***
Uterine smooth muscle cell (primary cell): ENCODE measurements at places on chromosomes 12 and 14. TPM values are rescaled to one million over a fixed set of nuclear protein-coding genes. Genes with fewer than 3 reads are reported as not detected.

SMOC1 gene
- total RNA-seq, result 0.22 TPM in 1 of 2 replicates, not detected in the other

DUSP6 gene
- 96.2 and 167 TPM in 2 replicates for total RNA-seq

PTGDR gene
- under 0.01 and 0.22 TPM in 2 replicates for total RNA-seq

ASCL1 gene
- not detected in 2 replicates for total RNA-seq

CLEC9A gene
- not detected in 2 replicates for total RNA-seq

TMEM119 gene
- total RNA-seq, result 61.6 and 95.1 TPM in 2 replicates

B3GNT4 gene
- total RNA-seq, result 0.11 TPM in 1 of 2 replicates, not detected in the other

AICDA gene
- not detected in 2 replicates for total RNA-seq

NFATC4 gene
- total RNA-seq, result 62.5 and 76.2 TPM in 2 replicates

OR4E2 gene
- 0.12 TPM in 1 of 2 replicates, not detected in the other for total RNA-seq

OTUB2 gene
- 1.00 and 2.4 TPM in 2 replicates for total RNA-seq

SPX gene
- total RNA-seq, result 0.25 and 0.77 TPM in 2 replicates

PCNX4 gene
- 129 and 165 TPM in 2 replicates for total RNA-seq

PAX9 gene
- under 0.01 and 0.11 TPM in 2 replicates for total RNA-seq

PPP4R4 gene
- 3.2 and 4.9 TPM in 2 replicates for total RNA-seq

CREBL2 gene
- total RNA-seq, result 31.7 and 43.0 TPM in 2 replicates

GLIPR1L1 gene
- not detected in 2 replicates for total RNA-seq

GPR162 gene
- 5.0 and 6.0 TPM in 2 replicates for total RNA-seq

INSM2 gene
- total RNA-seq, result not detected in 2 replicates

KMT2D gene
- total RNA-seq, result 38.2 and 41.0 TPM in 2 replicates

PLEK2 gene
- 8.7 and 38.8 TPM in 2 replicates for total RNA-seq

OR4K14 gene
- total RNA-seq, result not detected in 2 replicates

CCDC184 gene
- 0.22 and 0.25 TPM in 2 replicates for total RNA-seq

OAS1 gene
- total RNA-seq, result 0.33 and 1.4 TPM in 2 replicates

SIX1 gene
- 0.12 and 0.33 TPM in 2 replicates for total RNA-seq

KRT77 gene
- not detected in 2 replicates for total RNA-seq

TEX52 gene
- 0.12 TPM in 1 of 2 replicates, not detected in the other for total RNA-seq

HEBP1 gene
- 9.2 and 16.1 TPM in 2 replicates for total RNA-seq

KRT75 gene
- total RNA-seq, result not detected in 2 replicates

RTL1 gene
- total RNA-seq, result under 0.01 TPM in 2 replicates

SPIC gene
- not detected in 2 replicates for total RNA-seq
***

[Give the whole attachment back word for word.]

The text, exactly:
Uterine smooth muscle cell (primary cell): ENCODE measurements at places on chromosomes 12 and 14. TPM values are rescaled to one million over a fixed set of nuclear protein-coding genes. Genes with fewer than 3 reads are reported as not detected.

SMOC1 gene
- total RNA-seq, result 0.22 TPM in 1 of 2 replicates, not detected in the other

DUSP6 gene
- 96.2 and 167 TPM in 2 replicates for total RNA-seq

PTGDR gene
- under 0.01 and 0.22 TPM in 2 replicates for total RNA-seq

ASCL1 gene
- not detected in 2 replicates for total RNA-seq

CLEC9A gene
- not detected in 2 replicates for total RNA-seq

TMEM119 gene
- total RNA-seq, result 61.6 and 95.1 TPM in 2 replicates

B3GNT4 gene
- total RNA-seq, result 0.11 TPM in 1 of 2 replicates, not detected in the other

AICDA gene
- not detected in 2 replicates for total RNA-seq

NFATC4 gene
- total RNA-seq, result 62.5 and 76.2 TPM in 2 replicates

OR4E2 gene
- 0.12 TPM in 1 of 2 replicates, not detected in the other for total RNA-seq

OTUB2 gene
- 1.00 and 2.4 TPM in 2 replicates for total RNA-seq

SPX gene
- total RNA-seq, result 0.25 and 0.77 TPM in 2 replicates

PCNX4 gene
- 129 and 165 TPM in 2 replicates for total RNA-seq

PAX9 gene
- under 0.01 and 0.11 TPM in 2 replicates for total RNA-seq

PPP4R4 gene
- 3.2 and 4.9 TPM in 2 replicates for total RNA-seq

CREBL2 gene
- total RNA-seq, result 31.7 and 43.0 TPM in 2 replicates

GLIPR1L1 gene
- not detected in 2 replicates for total RNA-seq

GPR162 gene
- 5.0 and 6.0 TPM in 2 replicates for total RNA-seq

INSM2 gene
- total RNA-seq, result not detected in 2 replicates

KMT2D gene
- total RNA-seq, result 38.2 and 41.0 TPM in 2 replicates

PLEK2 gene
- 8.7 and 38.8 TPM in 2 replicates for total RNA-seq

OR4K14 gene
- total RNA-seq, result not detected in 2 replicates

CCDC184 gene
- 0.22 and 0.25 TPM in 2 replicates for total RNA-seq

OAS1 gene
- total RNA-seq, result 0.33 and 1.4 TPM in 2 replicates

SIX1 gene
- 0.12 and 0.33 TPM in 2 replicates for total RNA-seq

KRT77 gene
- not detected in 2 replicates for total RNA-seq

TEX52 gene
- 0.12 TPM in 1 of 2 replicates, not detected in the other for total RNA-seq

HEBP1 gene
- 9.2 and 16.1 TPM in 2 replicates for total RNA-seq

KRT75 gene
- total RNA-seq, result not detected in 2 replicates

RTL1 gene
- total RNA-seq, result under 0.01 TPM in 2 replicates

SPIC gene
- not detected in 2 replicates for total RNA-seq